Is Regression Imminent for Stud Tight Ends Travis Kelce, George Kittle and Zach Ertz?

No.

This is not the first go-around for Kelce and Ertz. Kelce has been the top-ranked tight end in the last three seasons. Even with the emergence of Patrick Mahomes, Tyreek Hill, Kareem Hunt/Damien Williams, Kelce continues to perform at an unparalleled level. Head Coach Andy Reid continues to create opportunities for Kelce to get the ball in space and it has been highly successful. Why would that stop now?

The same can be said for Ertz. The Eagles have been busy this offseason improving their offense. Nothing, however, can imitate Ertz's ability and chemistry with Wentz. While expecting another 100-plus catch, 1,000-yard season may be a lot, it is not out the realm of possibility for a tight end who has been targeted over 100 times each of the last four seasons. Ertz was targeted 44 times more than his previous high, and it accounted for 38 more receptions than his previous high. Even if his targets dip, he should be able to amass over 1,000 yards and maybe even find the end zone more than eight times--his current career-high.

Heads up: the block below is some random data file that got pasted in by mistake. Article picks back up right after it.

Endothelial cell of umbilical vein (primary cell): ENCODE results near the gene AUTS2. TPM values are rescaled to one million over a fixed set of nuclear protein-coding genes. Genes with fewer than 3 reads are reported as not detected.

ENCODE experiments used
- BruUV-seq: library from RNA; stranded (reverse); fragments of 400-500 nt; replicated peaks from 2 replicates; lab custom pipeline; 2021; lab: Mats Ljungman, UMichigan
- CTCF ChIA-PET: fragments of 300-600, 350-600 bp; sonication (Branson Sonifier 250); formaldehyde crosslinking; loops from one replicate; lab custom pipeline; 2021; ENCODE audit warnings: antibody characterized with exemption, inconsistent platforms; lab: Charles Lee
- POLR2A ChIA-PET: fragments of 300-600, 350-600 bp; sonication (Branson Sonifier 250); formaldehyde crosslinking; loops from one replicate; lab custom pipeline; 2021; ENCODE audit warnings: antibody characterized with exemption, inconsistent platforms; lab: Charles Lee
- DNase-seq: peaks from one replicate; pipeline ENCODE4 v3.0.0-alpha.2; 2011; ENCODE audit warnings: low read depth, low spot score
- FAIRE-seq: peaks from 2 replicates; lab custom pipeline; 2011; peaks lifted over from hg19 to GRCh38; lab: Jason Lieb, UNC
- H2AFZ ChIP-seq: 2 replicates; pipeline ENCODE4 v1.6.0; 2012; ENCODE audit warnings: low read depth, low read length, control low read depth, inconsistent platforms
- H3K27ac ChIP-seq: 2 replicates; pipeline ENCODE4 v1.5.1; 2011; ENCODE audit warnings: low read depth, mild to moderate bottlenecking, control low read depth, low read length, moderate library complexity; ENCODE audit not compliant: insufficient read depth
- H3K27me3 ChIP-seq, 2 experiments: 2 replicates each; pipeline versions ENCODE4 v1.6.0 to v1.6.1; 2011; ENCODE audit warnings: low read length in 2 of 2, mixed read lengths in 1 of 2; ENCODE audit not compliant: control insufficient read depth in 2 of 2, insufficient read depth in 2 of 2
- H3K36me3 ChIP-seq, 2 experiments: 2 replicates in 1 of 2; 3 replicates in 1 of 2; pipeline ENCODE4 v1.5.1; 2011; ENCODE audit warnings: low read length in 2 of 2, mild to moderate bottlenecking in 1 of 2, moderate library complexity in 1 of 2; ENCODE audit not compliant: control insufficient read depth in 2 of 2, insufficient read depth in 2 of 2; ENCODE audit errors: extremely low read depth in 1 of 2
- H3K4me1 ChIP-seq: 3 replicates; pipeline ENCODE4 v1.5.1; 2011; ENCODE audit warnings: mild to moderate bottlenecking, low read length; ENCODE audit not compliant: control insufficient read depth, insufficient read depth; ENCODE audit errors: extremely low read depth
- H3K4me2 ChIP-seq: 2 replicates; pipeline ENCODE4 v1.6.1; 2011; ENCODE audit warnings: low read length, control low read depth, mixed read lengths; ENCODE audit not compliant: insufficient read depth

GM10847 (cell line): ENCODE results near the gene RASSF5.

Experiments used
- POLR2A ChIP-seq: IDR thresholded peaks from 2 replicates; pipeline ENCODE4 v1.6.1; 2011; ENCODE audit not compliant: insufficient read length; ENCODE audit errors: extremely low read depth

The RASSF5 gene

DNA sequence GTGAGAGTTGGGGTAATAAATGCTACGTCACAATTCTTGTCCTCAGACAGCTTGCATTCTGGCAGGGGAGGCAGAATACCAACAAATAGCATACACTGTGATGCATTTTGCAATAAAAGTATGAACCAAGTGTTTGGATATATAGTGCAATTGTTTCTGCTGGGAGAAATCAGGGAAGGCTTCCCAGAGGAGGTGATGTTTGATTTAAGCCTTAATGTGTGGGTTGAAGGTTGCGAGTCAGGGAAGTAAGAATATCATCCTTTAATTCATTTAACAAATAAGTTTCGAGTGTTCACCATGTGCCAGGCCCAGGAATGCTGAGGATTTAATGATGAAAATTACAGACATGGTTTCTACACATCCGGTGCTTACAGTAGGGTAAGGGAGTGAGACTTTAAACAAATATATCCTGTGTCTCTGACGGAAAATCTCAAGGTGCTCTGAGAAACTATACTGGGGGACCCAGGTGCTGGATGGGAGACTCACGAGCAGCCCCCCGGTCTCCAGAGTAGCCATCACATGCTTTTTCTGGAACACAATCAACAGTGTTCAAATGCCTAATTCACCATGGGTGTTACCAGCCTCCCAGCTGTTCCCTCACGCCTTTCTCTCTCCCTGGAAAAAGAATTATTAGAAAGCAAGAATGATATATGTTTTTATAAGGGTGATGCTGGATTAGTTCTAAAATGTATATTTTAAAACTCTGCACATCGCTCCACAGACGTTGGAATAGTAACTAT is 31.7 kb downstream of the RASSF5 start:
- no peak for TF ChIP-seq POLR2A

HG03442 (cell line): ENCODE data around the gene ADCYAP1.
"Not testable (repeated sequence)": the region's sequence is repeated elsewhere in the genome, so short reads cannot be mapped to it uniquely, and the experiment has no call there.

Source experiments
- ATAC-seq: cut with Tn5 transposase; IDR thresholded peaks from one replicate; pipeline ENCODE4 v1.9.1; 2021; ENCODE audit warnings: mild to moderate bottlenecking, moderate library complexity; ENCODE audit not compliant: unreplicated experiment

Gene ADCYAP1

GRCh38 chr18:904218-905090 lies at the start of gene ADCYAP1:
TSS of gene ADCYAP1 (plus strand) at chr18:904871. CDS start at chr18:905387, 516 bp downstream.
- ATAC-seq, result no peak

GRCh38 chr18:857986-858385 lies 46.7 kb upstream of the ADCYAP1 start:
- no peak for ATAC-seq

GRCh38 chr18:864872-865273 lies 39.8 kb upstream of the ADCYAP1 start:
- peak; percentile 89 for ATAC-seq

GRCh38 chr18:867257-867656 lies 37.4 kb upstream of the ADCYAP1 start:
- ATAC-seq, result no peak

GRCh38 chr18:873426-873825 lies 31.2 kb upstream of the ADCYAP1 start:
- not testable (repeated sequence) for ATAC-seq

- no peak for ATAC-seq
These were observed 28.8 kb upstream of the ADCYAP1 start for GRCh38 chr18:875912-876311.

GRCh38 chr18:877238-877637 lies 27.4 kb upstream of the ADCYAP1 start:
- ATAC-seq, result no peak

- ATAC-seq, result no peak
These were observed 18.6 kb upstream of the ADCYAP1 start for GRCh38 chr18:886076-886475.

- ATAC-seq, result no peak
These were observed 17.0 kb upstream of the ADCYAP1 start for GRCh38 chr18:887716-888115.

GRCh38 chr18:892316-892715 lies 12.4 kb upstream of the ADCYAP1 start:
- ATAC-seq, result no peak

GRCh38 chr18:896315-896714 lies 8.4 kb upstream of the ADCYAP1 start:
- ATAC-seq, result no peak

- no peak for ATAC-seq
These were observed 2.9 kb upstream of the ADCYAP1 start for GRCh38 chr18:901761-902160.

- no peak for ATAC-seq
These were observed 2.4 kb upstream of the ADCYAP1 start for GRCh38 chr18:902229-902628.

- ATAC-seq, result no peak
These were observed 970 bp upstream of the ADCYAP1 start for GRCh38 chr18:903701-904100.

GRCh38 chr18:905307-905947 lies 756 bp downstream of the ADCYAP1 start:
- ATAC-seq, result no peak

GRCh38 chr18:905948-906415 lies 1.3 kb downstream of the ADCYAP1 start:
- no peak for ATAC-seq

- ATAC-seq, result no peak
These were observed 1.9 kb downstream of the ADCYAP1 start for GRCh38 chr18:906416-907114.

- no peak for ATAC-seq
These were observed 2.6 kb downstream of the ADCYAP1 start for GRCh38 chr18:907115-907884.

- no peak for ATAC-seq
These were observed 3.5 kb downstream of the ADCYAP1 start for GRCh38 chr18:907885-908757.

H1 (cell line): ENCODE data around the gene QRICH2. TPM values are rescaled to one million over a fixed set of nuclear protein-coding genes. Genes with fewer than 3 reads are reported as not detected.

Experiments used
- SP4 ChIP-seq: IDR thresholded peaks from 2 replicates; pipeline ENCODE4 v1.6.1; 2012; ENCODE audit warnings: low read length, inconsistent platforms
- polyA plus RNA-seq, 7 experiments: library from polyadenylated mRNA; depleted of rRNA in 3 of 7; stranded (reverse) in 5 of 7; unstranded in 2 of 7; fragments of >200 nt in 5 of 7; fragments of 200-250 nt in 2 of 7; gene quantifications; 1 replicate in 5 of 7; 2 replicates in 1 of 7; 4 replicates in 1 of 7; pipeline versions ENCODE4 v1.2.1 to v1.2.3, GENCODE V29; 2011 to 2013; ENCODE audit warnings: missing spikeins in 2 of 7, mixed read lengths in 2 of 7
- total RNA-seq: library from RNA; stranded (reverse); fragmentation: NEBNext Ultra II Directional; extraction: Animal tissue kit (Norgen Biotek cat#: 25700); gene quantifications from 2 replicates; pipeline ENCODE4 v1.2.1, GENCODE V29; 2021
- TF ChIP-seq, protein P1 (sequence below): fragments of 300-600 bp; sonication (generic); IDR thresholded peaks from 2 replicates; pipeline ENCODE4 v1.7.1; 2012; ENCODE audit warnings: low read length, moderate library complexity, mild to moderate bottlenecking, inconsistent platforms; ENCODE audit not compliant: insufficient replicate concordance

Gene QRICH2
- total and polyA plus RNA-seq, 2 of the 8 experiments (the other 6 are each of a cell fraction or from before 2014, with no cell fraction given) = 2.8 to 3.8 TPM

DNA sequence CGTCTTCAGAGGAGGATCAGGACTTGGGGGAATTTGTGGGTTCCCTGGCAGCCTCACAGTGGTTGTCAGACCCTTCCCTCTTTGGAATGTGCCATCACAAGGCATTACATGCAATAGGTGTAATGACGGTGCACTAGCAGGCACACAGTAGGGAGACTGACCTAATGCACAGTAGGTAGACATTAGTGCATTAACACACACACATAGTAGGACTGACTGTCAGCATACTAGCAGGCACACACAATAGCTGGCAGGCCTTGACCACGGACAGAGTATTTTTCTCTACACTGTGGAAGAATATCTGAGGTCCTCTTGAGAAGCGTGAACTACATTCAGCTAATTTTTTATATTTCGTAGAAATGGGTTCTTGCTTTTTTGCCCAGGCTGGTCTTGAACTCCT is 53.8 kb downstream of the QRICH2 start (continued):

With Kittle, you don't need to look at numbers or incoming 49ers. Last year, the former Iowa Hawkeye totaled over 1,300 yards with the likes of Nick Mullens, C.J. Beathard and very briefly Jimmy Garoppolo throwing the ball. A healthy Garoppolo and Head Coach Kyle Shanahan designing plays to get the ball to its best receiver could see a bigger increase in receptions.

All three should be targeted in the first three rounds.

Then again, we don't really know. We won't really know answers about the 2019 season we wish you knew the answer to until the season is over. At the end of the day, how lucky do you feel?